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6/21/2017 8:25:40 PM
Posted: 3/25/2012 3:08:53 PM EDT
After a ~50 yard zero, the aperture is further right. Yea I know its not too far off but...

Should I re-torque the barrel?

Link Posted: 3/25/2012 4:08:15 PM EDT
[Last Edit: 3/25/2012 4:09:43 PM EDT by RandyStacyE]
Your front sight is probably canted to one side. I have a Rock River that's like that. I don't know if reinstalling your barrel would help at all.

What kind of front sight do you have?
Link Posted: 3/25/2012 4:32:03 PM EDT
That really doesn't look bad at all. I wouldn't mess with it.

Link Posted: 3/25/2012 5:14:30 PM EDT
well within specs.
Link Posted: 3/25/2012 5:16:23 PM EDT
Originally Posted By RandyStacyE:
Your front sight is probably canted to one side. I have a Rock River that's like that. I don't know if reinstalling your barrel would help at all.

What kind of front sight do you have?


It's a colt M4 14.5 barrel, I eyed the front sight but doesn't appear to canted.
Link Posted: 3/25/2012 7:58:20 PM EDT
looks fine you still got some more adjustment. re-torquing the barrel wouldn't do anything but, lapping the upper might.
Link Posted: 3/25/2012 8:40:23 PM EDT
did you use a reciever block when you torqued the barrel nut? If so get or make some barrel blocks and hold the barrel in the vise when you torque the barrel nut......it can make a difference
Link Posted: 3/25/2012 9:01:18 PM EDT
[Last Edit: 3/25/2012 9:03:27 PM EDT by RandyStacyE]
Originally Posted By Mad-Machinist:
did you use a reciever block when you torqued the barrel nut? If so get or make some barrel blocks and hold the barrel in the vise when you torque the barrel nut......it can make a difference


Are you saying to clamp the upper AND the barrel at the same time when torquing the barrel nut? Or do you mean clamp just the barrel?

Neither sounds practical.

I don't see how the instillation of the barrel would have anything to do with it. If the front sight is slightly canted then that would easily cause this. It could be that the front sight was installed flawlessly, but the machining on the barrel was flawed.

Link Posted: 3/26/2012 8:38:30 AM EDT
Originally Posted By RandyStacyE:
Originally Posted By Mad-Machinist:
did you use a reciever block when you torqued the barrel nut? If so get or make some barrel blocks and hold the barrel in the vise when you torque the barrel nut......it can make a difference


Are you saying to clamp the upper AND the barrel at the same time when torquing the barrel nut? Or do you mean clamp just the barrel?
Neither sounds practical.

You use one or the other, never both fixtures at the same time.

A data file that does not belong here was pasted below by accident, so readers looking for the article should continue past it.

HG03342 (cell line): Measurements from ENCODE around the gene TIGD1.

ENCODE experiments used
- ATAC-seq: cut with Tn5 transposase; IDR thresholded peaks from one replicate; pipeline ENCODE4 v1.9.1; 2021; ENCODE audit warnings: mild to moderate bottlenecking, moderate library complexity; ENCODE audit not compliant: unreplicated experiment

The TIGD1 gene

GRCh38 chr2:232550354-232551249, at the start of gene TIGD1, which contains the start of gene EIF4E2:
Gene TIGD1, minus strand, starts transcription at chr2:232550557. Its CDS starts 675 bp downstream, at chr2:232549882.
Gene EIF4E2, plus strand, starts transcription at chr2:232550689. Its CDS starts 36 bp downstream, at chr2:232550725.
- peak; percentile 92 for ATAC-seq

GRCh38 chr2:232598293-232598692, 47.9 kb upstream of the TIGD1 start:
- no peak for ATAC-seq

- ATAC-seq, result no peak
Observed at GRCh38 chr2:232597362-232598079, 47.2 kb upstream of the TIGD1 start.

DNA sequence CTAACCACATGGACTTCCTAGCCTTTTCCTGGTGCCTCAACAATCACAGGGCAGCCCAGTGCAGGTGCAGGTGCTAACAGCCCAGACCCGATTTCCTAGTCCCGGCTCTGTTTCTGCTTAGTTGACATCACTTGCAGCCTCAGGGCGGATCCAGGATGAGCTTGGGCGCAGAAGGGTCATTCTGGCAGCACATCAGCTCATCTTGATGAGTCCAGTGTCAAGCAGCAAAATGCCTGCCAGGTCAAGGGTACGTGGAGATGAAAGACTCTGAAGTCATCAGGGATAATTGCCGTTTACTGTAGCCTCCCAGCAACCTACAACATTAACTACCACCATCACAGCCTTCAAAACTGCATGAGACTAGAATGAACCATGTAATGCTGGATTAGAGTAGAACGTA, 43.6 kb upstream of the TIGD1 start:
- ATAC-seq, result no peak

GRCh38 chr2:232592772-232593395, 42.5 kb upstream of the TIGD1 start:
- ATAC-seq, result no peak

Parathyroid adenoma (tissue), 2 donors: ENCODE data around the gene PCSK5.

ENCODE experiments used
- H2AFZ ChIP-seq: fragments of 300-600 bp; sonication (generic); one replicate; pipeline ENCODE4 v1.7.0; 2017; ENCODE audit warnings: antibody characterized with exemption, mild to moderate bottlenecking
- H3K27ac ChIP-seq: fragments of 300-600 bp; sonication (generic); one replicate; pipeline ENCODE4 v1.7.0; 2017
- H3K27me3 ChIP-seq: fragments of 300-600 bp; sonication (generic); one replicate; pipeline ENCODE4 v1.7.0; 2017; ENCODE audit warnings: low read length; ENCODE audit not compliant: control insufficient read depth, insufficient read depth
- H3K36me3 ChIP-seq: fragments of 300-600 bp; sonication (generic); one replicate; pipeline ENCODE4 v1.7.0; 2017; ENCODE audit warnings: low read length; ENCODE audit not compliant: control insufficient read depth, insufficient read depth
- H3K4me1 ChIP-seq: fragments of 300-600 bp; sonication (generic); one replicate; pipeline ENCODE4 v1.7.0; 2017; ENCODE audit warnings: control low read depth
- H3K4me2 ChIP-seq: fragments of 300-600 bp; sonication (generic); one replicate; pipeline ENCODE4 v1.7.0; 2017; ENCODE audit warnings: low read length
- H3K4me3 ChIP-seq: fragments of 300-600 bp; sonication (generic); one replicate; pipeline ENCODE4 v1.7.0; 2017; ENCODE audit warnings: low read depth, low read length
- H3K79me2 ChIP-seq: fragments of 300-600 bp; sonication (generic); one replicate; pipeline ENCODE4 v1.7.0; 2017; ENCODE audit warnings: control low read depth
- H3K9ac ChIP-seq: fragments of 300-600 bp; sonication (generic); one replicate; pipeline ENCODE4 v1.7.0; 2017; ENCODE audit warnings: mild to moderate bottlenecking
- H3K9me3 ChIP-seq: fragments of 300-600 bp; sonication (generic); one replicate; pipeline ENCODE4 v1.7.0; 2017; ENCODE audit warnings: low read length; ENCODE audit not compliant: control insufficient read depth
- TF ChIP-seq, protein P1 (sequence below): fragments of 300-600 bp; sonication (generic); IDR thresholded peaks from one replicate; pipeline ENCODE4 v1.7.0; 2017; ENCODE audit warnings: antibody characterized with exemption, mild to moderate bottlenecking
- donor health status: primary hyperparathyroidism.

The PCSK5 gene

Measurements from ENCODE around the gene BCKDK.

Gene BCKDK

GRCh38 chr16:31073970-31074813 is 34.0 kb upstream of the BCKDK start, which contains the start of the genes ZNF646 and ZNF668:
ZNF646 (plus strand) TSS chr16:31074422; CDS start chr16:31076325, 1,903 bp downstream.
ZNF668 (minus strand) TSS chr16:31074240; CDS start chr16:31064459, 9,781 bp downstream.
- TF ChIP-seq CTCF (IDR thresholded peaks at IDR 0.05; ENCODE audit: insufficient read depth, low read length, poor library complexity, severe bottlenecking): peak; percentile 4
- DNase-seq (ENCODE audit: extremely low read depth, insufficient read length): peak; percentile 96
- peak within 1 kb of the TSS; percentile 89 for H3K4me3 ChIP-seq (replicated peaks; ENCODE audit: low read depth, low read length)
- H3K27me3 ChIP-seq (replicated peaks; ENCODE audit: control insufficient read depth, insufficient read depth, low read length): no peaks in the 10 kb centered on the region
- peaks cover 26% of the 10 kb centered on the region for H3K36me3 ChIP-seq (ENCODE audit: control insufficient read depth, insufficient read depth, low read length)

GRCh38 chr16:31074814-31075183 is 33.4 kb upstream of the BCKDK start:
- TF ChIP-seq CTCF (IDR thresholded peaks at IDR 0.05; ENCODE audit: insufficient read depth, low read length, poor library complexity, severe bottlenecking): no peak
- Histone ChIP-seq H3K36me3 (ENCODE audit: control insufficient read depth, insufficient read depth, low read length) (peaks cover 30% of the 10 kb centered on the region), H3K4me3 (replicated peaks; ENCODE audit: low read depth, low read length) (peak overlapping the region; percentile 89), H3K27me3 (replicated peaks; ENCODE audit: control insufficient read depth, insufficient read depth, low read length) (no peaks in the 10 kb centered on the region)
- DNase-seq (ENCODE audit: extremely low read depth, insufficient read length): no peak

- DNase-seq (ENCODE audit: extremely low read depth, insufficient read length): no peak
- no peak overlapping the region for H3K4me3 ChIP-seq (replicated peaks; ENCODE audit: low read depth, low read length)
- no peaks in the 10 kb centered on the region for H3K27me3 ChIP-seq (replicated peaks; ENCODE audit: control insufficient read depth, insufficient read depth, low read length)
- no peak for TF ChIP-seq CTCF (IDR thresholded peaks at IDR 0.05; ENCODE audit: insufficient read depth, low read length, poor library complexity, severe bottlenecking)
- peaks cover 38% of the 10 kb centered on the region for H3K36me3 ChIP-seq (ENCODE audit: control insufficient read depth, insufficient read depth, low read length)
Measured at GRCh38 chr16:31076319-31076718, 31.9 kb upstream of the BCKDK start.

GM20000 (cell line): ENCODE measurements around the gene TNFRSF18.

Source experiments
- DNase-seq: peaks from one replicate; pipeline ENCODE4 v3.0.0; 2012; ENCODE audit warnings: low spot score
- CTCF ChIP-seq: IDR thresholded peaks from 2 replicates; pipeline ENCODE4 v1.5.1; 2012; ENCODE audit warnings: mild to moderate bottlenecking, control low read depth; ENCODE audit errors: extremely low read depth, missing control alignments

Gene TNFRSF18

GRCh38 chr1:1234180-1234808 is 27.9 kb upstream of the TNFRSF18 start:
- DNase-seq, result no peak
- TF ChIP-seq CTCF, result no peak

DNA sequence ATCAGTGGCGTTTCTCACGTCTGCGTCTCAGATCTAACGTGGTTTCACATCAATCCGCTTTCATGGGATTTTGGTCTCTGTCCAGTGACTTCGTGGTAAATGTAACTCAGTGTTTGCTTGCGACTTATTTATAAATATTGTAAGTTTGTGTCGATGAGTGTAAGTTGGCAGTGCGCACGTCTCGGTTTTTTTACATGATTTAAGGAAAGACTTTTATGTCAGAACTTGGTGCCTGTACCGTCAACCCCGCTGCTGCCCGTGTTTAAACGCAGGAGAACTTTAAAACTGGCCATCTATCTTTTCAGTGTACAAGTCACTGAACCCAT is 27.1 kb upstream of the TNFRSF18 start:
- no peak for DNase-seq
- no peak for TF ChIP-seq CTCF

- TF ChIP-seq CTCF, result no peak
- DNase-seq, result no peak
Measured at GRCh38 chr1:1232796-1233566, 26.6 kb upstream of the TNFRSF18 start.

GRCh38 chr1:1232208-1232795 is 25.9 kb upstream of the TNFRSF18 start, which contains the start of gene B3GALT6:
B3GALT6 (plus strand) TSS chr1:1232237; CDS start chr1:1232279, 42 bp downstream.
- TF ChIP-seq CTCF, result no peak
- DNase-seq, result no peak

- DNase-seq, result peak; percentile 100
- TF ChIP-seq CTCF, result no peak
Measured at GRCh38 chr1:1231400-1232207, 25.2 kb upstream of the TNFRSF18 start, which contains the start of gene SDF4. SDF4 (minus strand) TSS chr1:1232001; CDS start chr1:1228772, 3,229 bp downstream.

Think about the barrel extension pin.
There is not supposed to be very much "play" as it nests into the receiver, but if there is any play at all....
With a clamshell fixture barrel install, the pin is pushed to the port side of the receiver.
With a barrel clamp fixture, the pin is pushed to the starboard side of the receiver.

Seems like the OP's situation is already too much to starboard, though.

I don't see how the instillation of the barrel would have anything to do with it.

That's right, very little unless someone put enough torque on it to damage the pin or slot.
But then the problem would be too much to port, because those guys won't typically be using a barrel clamp

If the front sight is slightly canted then that would easily cause this. It could be that the front sight was installed flawlessly, but the machining on the barrel was flawed.

Could be the FSB is canted or the pin is off or a combination.

I don't think it's severe but if it bothers the OP, talk to the mfr about a fix.

Link Posted: 3/26/2012 9:26:23 AM EDT
[Last Edit: 3/26/2012 9:27:43 AM EDT by durabo]
1 of a few things.

- Out of spec receiver - maybe it isn't square where the barrel extension mates. fix - new receiver or lapping the current one (i would refinish it with something where you remove the anodizing)
- Canted front sight - contact manufacturer or fix it yourself with another FSB (new pinning or clamp on... clamp on preferred)
- Play in the barrel index pin and slot where it mates - shim it to either side as needed or replace upper or barrel with one with better tolerances.
- Incorrectly installed rear sight - try reinstalling it and making sure it is seated properly.
- Tolerances on the rear sight - Try a different rear sight, maybe you just got one that is a tiny bit canted itself (tolerances are in ALL parts)
- The tolerances on the rail where you mount your rear sight could be a factor too.

Remember that tiny tiny tolerances and differences here and there can contribute to things just being a tiny bit askew... could be any one of these things or multiple things all adding up.